Kaposi’s sarcoma-associated herpesvirus (KSHV), also known as human herpesvirus 8 (HHV-8), is the etiological agent for Kaposi’s sarcoma (KS), and is causally associated with primary effusion lymphoma (PEL) and Multicentric Castleman disease (MCD). Like other herpesviruses, KSHV infection also undergoes a two-stage life cycle: latency and lytic replication. During latency, only a limited number of genes including LANA, vFLIP, vCyclin, kaposin, and the viral microRNAs are expressed [9,10], and play critical roles in cell proliferation, apoptosis, and escape of the host immune surveillance [11,12]. Among these genes, LANA (encoded by ORF73) is the master regulator of KSHV latency. LANA not only functions as a linker to connect KSHV episome with host chromosome for maintenance of KSHV genome [13–15], but also modulates viral and cellular gene expression by interacting with transcription factors and chromatin regulatory proteins. Moreover, LANA modulates the turnover activity of tumor suppressors like p53 and Rb which lead to chromosomal instability . The switch from latency to lytic replication is mediated through another key regulator ― RTA (Replication and Transcription Activator), which is encoded by ORF50 . Upon induction, the mRNA transcript of RTA is expressed and acts as a transcription activator of downstream early and late genes during lytic replication for production of viral progeny . In regard to the role of cytokine signaling in regulation of KSHV-mediated pathogenesis, Very little is known regarding the role of cytogenetic signaling, including STAT signaling, during KSHV latent and lytic replication, although some evidence has indicated that KSHV deregulates cytokine receptor-mediated STAT signal transduction [19–22]. In regards to STAT6, our previous studies have shown that KSHV blocks IL-4-induced STAT6 phosphorylation favoring latency, while stimulation with IL-4 resulted in RTA expression and reactivation of viral lytic replication [22,23]. We recently also found that KSHV retains a basal IL-13/STAT6 constitutive activation for cell survival and proliferation . However, whether STAT6 plays a role in maintaining KSHV latency, independent of IL-4 or IL-13 stimulation remains unclear.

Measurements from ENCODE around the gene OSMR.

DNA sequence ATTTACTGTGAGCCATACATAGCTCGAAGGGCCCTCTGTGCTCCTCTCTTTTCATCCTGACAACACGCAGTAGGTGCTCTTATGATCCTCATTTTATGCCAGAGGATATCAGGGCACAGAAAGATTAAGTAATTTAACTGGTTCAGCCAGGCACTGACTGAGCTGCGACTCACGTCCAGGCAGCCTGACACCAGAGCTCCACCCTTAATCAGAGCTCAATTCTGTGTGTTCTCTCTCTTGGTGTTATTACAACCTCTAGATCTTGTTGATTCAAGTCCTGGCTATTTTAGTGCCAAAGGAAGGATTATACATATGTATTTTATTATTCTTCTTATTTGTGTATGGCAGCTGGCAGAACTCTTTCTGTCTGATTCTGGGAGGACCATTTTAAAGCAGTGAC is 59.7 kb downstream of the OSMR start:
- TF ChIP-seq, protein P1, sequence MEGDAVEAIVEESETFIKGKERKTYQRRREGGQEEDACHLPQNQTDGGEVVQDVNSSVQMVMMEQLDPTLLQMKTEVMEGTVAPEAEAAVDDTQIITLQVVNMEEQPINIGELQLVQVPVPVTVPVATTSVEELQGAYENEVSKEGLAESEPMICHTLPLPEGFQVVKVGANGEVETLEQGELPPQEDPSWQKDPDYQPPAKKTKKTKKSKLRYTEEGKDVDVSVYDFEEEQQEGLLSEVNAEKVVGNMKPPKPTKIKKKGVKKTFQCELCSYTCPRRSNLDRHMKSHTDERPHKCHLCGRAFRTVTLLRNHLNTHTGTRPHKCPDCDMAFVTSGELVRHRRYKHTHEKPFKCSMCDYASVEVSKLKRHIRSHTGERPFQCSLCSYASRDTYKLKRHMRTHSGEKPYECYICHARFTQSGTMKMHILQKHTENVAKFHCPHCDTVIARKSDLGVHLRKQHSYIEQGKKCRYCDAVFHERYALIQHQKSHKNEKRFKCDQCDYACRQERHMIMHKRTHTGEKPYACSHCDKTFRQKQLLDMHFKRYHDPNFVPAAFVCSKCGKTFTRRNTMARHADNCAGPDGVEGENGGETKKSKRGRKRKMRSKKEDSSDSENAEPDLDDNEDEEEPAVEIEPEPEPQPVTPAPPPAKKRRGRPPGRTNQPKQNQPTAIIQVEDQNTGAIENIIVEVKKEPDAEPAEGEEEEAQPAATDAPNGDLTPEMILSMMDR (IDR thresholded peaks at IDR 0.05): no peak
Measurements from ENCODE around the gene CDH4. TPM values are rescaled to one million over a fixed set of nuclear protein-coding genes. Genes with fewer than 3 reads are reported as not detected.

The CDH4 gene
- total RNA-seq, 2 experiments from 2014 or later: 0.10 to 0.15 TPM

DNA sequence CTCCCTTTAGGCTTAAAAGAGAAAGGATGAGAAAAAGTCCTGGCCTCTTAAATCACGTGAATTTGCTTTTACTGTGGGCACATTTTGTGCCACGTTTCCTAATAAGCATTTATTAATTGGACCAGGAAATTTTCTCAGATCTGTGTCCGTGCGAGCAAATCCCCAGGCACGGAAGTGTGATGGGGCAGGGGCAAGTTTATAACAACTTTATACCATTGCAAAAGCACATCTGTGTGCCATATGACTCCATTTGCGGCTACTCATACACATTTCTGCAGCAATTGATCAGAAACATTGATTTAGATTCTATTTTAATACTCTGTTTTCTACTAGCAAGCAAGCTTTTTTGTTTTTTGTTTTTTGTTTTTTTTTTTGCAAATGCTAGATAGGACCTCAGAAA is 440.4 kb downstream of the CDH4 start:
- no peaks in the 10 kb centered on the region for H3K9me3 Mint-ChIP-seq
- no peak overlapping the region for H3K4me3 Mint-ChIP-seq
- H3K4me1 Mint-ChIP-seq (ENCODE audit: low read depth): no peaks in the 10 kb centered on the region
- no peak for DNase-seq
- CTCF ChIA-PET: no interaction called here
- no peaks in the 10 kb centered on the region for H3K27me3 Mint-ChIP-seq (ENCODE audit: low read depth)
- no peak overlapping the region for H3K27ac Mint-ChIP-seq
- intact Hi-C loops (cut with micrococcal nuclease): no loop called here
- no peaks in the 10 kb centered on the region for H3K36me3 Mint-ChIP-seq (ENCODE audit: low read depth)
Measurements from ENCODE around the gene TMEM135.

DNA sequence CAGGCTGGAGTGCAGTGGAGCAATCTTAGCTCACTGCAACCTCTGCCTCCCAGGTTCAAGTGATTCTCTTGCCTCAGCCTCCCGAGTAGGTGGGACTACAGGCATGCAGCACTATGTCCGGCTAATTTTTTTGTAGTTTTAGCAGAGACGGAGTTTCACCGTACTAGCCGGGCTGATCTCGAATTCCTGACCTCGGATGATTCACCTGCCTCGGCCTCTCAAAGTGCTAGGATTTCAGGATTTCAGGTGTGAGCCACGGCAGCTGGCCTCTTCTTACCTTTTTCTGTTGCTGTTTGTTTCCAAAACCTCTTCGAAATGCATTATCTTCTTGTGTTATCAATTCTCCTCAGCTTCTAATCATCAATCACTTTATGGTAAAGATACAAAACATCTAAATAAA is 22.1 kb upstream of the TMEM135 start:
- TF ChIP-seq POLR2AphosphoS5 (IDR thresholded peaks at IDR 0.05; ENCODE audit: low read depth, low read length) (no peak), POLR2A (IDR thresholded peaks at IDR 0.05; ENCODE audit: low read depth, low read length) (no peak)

In the present study, we characterized the interaction of STAT6 and LANA, and their roles in KSHV-infected cells with regard to the mechanisms of cleaved STAT6 generation, phosphorylation status and nuclear localization. We identified that cleaved STAT6 lacking transcriptional activity acts as a dominant-negative regulator in lytic gene transcription of KSHV latently-infected cells. Distinct from other STATs, STAT6 cleavage in the KSHV latently-infected cells are due to serine proteases in the nucleus. These findings indicate that nuclear localization and cleavage of STAT6 is critical for KSHV to block lytic replication.
Nuclear localization and cleavage of STAT6 is induced by KSHV infection in the latency period
Previously, despite the absence of detectable phosphorylation of Y641 on STAT6 in KS tissue , we clearly observed there were more nuclear localization of total STAT6 in KS tissues than in normal skin controls (Fig 1A and 1B), which is further verified by the immunofluorescence assays against STAT6 and LANA (Fig 1C and 1D). To further confirm if infection of KSHV enhances nuclear localization of STAT6, endogenous STAT6 in iSLK cells with and without KSHV infection were monitored by immunofluorescence and cell fractionation assay. As shown in Fig 2A and 2B, there was an increase in the amount of nuclear localization of STAT6 in KSHV-infected cells when compared with control cells. Moreover, in HUVEC cells with KSHV primary infection, more STAT6 consistently translocated into nuclear compartment upon KSHV infection (Fig 2C), further supporting the hypothesis that KSHV induces STAT6 nuclear translocation. Interestingly, we also found a cleaved isoform of STAT6 present in the nuclear compartment of both iSLK and HUVEC cells upon KSHV infection, although there was additional slow-migrated cleaved isoform of STAT6 presented in HUVEC cells (Fig 2B and 2C).
(A) Representative images of immunohistochemistry staining against STAT6 in KS patient tissue and normal skin tissue. The larger magnification (x400) image and relative percentage of staining cells with STAT6 nuclear localization (Arrow) is shown in the lower panels. (B) The relative percentage of STAT6 nuclear localization from panel A was individually quantified by nuclear and cytoplasmic staining of 100 cells. Asterisks indicate P<0.05. (C) Immunofluorescent analysis of endogenous STAT6, LANA and merged in KS patient tissue and normal skin tissue. Nuclei were stained with DAPI. Scale bars represent 50μM. (D) The relative percentage of STAT6 nuclear localization in the presence of LANA from panel C was individually quantified by nuclear and cytoplasmic staining of 100 cells.